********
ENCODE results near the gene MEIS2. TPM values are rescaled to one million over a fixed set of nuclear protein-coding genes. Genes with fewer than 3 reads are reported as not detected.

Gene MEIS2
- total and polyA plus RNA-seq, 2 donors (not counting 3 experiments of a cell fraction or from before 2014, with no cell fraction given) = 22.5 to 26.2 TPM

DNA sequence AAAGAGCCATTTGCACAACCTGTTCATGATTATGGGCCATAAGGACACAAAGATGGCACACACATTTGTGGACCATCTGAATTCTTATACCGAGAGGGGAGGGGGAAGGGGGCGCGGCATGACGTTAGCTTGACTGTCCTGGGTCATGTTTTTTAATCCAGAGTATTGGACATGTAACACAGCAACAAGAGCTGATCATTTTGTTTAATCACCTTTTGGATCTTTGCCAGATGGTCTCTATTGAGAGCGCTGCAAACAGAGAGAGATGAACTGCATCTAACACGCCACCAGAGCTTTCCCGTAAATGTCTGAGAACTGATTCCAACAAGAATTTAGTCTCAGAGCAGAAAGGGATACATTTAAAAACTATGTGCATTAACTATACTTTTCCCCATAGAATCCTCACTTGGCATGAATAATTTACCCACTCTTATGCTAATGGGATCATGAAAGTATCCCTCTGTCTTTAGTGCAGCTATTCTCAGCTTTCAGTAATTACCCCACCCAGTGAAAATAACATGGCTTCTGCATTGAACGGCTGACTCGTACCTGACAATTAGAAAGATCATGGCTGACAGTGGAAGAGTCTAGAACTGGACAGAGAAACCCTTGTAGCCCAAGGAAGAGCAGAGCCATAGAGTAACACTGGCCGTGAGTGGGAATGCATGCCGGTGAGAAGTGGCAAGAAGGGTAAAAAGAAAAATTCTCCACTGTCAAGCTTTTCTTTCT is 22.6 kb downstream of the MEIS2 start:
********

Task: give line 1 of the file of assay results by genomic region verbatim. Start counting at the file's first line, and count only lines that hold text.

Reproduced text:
ENCODE results near the gene MEIS2. TPM values are rescaled to one million over a fixed set of nuclear protein-coding genes. Genes with fewer than 3 reads are reported as not detected.